Delegates at TUC Congress stood against exploitation this week: full decriminalisation of sex work would only help the traffickers and pimps.
On Wednesday, TUC Congress voted to uphold the policy of the TUC Women’s Conference and to oppose the decriminalisation of sex work.
Delegates debated a motion calling for “full decriminalisation” of the trade; a demand that could include not only sex workers but also pimps, brothel owners and all those profiting from the exploitation of women and girls. I say ‘girls’ because half of women involved in sex work entered the industry before the age of 18.
The motion didn’t focus entirely on women, and we must of course extend our concerns to all people exploited through the sale of sex. But the reality is that the overwhelming majority of those in the sex industry are women and girls. Men in the sex industry represent a very small minority and have very different pathways in and out of the industry.
‘Full decriminalisation’ is also known as the ‘New Zealand Model’ – a model which has been heavily criticised, including by women who have worked as prostitutes there. In March delegates at the TUC Women’s Conference heard compelling evidence from experts in the field of violence against women who had spent time in New Zealand and seen first-hand the lack of protection afforded to women in the sex industry.
Those who support the New Zealand model argue that criminalising buyers of sex drives prostitutes underground and makes them less safe. Yet the Nordic model, which takes precisely this approach, has reduced street prostitution and trafficking. Importantly it also aims to change social attitudes: it has recently been adopted in France, Northern Ireland, Canada, Norway, Iceland, and Lithuania.
It is sometimes asserted that those who work in the sex industry do so because of economic necessity rather than criminal coercion. This bears closer examination.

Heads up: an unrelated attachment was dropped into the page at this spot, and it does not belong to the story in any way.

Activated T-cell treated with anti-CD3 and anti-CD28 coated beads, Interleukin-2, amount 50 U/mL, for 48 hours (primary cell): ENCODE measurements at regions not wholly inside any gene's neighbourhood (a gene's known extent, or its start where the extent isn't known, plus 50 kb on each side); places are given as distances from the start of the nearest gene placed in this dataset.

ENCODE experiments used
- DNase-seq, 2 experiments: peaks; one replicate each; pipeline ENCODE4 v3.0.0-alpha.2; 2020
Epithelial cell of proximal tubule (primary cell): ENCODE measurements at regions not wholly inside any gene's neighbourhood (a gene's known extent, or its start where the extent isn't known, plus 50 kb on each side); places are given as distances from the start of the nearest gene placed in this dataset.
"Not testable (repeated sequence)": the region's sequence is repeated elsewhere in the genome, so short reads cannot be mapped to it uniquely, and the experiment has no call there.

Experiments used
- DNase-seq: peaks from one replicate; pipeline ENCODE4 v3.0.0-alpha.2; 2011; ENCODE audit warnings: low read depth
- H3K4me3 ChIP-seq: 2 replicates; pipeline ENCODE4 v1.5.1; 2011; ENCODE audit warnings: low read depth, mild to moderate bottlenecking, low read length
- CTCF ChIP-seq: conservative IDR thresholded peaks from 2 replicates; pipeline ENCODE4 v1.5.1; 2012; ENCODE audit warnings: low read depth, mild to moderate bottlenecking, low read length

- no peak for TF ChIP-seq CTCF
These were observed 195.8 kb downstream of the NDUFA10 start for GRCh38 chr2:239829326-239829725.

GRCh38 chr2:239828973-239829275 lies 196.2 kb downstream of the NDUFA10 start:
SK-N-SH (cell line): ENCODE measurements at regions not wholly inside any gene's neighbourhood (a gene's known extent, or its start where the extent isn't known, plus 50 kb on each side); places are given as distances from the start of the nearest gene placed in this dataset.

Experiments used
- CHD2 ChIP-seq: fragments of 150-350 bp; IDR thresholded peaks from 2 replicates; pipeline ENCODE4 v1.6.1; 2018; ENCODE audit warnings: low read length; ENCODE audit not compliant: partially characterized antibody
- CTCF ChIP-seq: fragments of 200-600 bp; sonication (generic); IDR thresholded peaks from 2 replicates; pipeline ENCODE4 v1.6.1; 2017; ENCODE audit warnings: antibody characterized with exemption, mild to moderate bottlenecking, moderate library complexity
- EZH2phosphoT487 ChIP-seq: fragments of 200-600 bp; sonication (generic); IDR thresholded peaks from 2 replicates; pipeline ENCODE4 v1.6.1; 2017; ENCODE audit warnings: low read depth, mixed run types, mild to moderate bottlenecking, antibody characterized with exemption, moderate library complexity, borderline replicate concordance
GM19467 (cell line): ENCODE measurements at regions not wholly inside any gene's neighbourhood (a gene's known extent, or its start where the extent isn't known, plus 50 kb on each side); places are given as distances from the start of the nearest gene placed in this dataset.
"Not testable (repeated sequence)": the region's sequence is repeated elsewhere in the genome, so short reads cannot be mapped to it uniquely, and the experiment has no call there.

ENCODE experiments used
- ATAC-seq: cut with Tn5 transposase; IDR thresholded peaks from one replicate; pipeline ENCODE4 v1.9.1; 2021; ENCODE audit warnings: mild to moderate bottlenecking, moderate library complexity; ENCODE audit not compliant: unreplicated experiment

Firstly, there is disturbing evidence about the level of coercion that actually exists. According to a recent report by London South Bank University, 50% of women involved in sex work reported coercion regarding their involvement.
Furthermore, a 2016 study by the Police Foundation identified 65 brothels operating in Bristol over a two year period, and of these, over three quarters displayed links to organised crime groups.
Secondly, while it is certainly true that women are also driven into sex work out of desperation, drug addiction, and “economic necessity”, it does not follow that we should campaign for the decriminalisation of the pimps and brothel owners who profit from women’s poverty. Our response as trade unionists is to campaign to end the austerity, poverty and benefit sanctions that affect all vulnerable groups, and which may drive some women into the industry in order to feed their family.
Thirdly although all workers, including sex workers, deserve protection this does not mean that exchanging money for sex should be considered ‘work’ in the same way as any other job.
We should ask ourselves what other jobs there are where extreme violence, sexually transmitted diseases, unwanted pregnancy, and rape are commonplace workplace hazards. Violence against women is not acceptable in any setting.
We know that current CPS guidance makes clear that it is not illegal to sell sex in a brothel. What Congress voted against is any move towards decriminalising exploitation by the pimps and gangs who control sex work.
Sue Ferns is Deputy General Secretary of the Prospect trade union and Chair of Unions 21.
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